The result is a wine which boasts cherry flavors and a fine balance without compromising on liveliness.

2. Making Recioto and Making Amarone

Making Recioto wine is all about the process. Vineyard workers will take the grapes from the vines and allow them to dry out.

This is achieved by placing them on mats or hanging them up. They then vinify the grapes and halting the fermentation process before all the sugars are converted into alcohol.

Valpolicella amarone and recioto

We combined the process of making Recioto and Amarone because it involves a similar journey for the grapes.

The same grapes that are left to dry but are then fully fermented when making Amarone wine. The end product is a wine that is pleasantly bitter, hence the translation of the wine’s name to “great bitter”.

Drinkers of this wine tend to also notice a hint of dark berries and even some notes of cocoa.

3. Making Ripasso

The grape skins of the previous two wines do not go to waste. To make Ripasso wine, experts will follow the process of making Valpolicella wine but add the skins of the grapes that were left over from making Recioto and Amarone wines.

This is practical considering, because as already mentioned, the different grapes grow throughout the region.

The name Ripasso means to double press, which is exactly what happens, leaving a soft medium-bodied wine that combines tantalizing aspects of the three previous wines.

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When Should Valpolicella Wines Be Drank?

We can split the four wines of the region down the middle. Two of these wines are ready in their youth while two of them have exceptional aging powers.

Although we could not blame anyone for wanting to try all four from an early stage. Amarone and Recioto can be left for up to ten years and will improve with age, whereas most Valpolicella wine and Ripasso wine is best consumed within the first five years.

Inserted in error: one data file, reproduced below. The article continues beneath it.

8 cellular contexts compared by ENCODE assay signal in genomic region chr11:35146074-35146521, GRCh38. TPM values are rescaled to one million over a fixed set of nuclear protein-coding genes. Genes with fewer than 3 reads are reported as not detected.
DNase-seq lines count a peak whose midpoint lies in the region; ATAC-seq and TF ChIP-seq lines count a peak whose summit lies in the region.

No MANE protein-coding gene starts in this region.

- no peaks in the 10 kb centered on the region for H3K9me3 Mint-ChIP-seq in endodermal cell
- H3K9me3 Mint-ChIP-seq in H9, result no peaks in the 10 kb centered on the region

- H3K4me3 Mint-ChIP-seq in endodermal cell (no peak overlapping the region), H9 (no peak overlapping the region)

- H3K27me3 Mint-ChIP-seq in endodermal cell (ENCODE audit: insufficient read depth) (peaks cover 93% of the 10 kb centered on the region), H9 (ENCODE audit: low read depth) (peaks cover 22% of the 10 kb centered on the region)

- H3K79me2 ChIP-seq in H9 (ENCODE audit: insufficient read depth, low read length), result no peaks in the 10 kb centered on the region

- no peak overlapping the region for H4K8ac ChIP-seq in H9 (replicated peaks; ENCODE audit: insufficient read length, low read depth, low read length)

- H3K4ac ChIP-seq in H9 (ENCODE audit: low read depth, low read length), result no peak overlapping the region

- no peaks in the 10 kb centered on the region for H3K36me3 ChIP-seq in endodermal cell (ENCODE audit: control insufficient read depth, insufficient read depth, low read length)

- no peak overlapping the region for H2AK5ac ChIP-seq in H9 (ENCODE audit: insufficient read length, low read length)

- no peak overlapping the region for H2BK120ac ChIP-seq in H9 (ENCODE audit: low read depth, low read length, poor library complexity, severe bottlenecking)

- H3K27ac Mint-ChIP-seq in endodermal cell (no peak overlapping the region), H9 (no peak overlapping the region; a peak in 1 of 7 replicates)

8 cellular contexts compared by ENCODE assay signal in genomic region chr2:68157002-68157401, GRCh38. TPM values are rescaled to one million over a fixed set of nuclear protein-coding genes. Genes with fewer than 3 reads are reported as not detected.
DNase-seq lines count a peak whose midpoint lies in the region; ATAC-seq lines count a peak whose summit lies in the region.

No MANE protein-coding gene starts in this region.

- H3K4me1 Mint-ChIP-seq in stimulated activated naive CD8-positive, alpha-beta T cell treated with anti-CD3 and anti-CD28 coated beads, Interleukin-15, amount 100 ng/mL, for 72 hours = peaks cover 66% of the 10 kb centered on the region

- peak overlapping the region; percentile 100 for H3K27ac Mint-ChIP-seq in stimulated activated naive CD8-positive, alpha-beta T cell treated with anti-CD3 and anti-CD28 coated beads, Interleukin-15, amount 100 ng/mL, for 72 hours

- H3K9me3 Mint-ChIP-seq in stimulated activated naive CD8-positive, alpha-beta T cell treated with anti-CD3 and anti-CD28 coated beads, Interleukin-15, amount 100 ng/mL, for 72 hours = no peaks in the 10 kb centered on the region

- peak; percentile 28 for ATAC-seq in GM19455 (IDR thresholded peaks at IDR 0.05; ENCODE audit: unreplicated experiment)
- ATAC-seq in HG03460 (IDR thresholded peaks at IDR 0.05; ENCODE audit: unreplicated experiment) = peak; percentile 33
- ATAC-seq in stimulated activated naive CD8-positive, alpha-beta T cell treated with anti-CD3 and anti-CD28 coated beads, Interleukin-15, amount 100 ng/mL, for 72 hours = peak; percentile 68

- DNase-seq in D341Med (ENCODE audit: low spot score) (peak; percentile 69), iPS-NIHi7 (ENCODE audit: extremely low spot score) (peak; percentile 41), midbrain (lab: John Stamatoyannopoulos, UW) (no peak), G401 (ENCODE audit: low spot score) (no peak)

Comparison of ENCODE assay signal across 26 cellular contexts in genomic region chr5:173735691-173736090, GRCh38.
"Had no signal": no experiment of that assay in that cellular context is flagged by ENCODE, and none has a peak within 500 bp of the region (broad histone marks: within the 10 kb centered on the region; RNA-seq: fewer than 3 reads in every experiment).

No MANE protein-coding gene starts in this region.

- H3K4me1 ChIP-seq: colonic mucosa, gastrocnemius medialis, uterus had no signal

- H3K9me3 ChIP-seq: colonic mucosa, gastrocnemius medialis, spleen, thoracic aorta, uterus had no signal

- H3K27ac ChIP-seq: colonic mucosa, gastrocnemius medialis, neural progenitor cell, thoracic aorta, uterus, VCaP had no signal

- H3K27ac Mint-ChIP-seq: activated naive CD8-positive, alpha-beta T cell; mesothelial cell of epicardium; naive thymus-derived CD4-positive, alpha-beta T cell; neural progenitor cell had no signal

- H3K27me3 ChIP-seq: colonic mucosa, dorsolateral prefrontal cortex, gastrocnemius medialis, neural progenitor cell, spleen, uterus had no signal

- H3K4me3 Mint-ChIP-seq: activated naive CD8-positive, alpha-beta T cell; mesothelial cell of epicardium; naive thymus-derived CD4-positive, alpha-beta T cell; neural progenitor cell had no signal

What Does Valpolicella Wine Pair With?

These renowned red wines can be paired with a variety of different meat dishes and desserts. Top recommendations include pairing a medium-rare steak or braised beef with a glass of Amarone.

If seafood, salads or even pizza is on the men, then consider a younger Valpolicella wine to pair it with.

For the other courses, a Recioto is a match made in heaven with a cheese board and especially blue cheese. 

For afters, choose a Recioto wine if your dessert is rich such and includes smooth chocolate.

Some Recommendations to Finish

It would be criminal not to explain the Valpolicella region, its grapes and the process of making its distinctly different wines if we did not finish with a few recommendations – on the house.

For those wanting to experience these popular types of wines themselves, they should look to try one of the following:

  • Santi
  • Rocca Sveva
  • Santori di Verona
  • Cantina Valpolicella Negrar
  • Massimago

About the Author Tim Edison

Tim started Wine Turtle way back in 2015.
These days he contributes to Wine Turtle (and other renowned wine publications) while continuing his wine education.
Tim's wine of the month is the Coates & Seely Reserve Brut NV (from Hampshire, England).